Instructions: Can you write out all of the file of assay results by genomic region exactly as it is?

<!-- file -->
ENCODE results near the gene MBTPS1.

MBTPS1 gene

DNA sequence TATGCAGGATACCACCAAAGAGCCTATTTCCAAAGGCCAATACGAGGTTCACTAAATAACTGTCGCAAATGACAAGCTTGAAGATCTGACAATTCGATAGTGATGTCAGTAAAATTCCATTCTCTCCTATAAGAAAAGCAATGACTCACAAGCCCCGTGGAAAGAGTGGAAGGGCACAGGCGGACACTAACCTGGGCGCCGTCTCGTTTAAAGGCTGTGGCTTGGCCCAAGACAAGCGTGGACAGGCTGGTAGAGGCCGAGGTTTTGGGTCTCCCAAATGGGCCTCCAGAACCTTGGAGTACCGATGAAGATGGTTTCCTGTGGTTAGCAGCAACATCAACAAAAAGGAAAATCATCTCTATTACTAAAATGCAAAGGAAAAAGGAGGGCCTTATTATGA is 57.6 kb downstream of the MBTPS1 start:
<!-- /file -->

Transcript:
ENCODE results near the gene MBTPS1.

MBTPS1 gene

DNA sequence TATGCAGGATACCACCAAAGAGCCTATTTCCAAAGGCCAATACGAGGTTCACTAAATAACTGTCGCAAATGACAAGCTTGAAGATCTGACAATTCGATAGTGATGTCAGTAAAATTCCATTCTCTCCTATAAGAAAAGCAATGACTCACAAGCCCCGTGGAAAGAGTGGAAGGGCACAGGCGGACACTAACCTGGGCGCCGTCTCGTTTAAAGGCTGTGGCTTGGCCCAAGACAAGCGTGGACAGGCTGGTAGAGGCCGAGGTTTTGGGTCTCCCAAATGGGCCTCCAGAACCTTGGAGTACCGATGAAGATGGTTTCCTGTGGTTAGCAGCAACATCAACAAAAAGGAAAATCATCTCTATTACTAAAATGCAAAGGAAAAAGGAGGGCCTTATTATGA is 57.6 kb downstream of the MBTPS1 start: